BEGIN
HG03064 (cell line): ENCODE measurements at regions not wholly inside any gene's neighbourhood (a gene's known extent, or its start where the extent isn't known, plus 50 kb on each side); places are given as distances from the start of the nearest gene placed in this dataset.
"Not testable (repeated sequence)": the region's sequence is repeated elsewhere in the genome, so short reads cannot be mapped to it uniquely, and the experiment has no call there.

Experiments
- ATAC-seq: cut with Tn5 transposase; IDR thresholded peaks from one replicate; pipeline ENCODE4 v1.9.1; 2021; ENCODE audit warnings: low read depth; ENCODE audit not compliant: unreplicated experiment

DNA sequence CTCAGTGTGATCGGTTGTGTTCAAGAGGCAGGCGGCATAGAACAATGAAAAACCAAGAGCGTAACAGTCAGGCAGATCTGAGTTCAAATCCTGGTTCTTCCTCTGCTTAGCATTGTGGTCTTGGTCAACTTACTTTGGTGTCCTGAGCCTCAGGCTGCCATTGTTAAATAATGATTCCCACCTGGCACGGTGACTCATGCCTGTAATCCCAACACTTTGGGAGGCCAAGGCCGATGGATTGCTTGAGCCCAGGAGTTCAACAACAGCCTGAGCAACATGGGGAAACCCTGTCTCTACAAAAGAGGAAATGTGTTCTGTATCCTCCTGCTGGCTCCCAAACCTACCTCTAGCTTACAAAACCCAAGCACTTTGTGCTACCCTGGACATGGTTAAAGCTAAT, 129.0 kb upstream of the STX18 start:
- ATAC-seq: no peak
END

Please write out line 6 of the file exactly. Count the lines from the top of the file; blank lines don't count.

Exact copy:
- ATAC-seq: no peak